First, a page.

For example, we can write:

<Navbar fixed="top" />

to make the navbar stay fixed to the top.

And we can write:

<Navbar fixed="bottom" />

to make it fixed to the bottom.

We can replace fixed with sticky .

Fixed is displayed with respect to the viewport.

And sticky is positioned based on the user’s scroll position.

So we can write:

import React from "react";
import "bootstrap/dist/css/bootstrap.min.css";
import Navbar from "react-bootstrap/Navbar";
import Nav from "react-bootstrap/Nav";
import Container from "react-bootstrap/Container";

export default function App() {
  return (
    <>
      <Container>
        <Navbar fixed="top">
          <Navbar.Brand href="#home">Navbar</Navbar.Brand>
          <Nav className="mr-auto">
            <Nav.Link href="#home">Home</Nav.Link>
            <Nav.Link href="#foo">foo</Nav.Link>
            <Nav.Link href="#bar">bar</Nav.Link>
          </Nav>
        </Navbar>
      </Container>
    </>
  );
}

to make the navbar always stay on the top of the viewport.

Responsive Behaviors

To make the navbar responsive, we add the Navbar.Toggle and Navbar.Collkapse components to display the collapsed navbar as a menu when the screen is narrower than the given breakpoint.

For instance, we can write:

import React from "react";
import "bootstrap/dist/css/bootstrap.min.css";
import Navbar from "react-bootstrap/Navbar";
import Nav from "react-bootstrap/Nav";
import NavDropdown from "react-bootstrap/NavDropdown";

export default function App() {
  return (
    <>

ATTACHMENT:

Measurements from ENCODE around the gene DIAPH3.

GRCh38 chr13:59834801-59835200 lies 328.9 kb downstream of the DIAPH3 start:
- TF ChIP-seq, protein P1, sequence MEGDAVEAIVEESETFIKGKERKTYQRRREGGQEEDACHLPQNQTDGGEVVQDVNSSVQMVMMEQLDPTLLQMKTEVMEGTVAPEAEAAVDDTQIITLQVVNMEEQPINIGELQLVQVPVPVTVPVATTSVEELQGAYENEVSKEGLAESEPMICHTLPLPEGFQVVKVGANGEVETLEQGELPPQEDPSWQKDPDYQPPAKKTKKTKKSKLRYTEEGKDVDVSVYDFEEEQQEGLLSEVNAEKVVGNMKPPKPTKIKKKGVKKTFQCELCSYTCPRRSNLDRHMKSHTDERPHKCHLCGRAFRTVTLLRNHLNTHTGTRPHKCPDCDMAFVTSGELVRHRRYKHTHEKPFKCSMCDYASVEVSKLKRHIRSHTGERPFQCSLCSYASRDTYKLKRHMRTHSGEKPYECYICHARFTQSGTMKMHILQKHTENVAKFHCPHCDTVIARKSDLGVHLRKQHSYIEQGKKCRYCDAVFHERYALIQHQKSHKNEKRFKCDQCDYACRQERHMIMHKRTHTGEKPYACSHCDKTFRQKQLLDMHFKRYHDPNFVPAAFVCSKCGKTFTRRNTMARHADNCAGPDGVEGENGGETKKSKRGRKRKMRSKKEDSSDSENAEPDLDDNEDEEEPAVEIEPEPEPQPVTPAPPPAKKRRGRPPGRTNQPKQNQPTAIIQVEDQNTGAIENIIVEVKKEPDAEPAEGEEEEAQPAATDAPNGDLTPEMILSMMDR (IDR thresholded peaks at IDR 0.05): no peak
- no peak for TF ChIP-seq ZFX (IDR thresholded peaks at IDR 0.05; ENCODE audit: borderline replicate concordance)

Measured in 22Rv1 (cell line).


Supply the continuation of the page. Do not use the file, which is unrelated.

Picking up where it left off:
<Navbar collapseOnSelect expand="lg" bg="dark" variant="dark">
        <Navbar.Brand href="#home">App</Navbar.Brand>
        <Navbar.Toggle />
        <Navbar.Collapse>
          <Nav className="mr-auto">
            <Nav.Link href="#foo">foo</Nav.Link>
            <Nav.Link href="#bar">bar</Nav.Link>
            <NavDropdown title="Dropdown" id="collasible-nav-dropdown">
              <NavDropdown.Item href="#action/1">action 1</NavDropdown.Item>
              <NavDropdown.Item href="#action/2">action 2</NavDropdown.Item>
              <NavDropdown.Item href="#action/3">action 3</NavDropdown.Item>
              <NavDropdown.Divider />
              <NavDropdown.Item href="#action/4">action 4</NavDropdown.Item>
            </NavDropdown>
          </Nav>
          <Nav>
            <Nav.Link href="#baz">baz</Nav.Link>
            <Nav.Link eventKey={2} href="#qux">
              qux
            </Nav.Link>
          </Nav>
        </Navbar.Collapse>
      </Navbar>
    </>
  );
}

to create a navbar that’s collapsed into a hamburger menu when the screen is narrower than the lg breakpoint.

We have the Navbar.Toggle to display a toggle when the navbar is collapsed.

And Navbar.Collapse lets us display a collapsed navbar for narrow screens.

It’ll be expanded to the full navbar if the screen is within the lg breakpoint or higher.

Inside the Navbar.Collapse component, we have all the content for the navbar like the dropdown, links, and forms.

Navbar.Brand is displayed on the left side.

Conclusion

We can customize navbars with our own styling.

Also, we can make it responsive by adding a few components and props.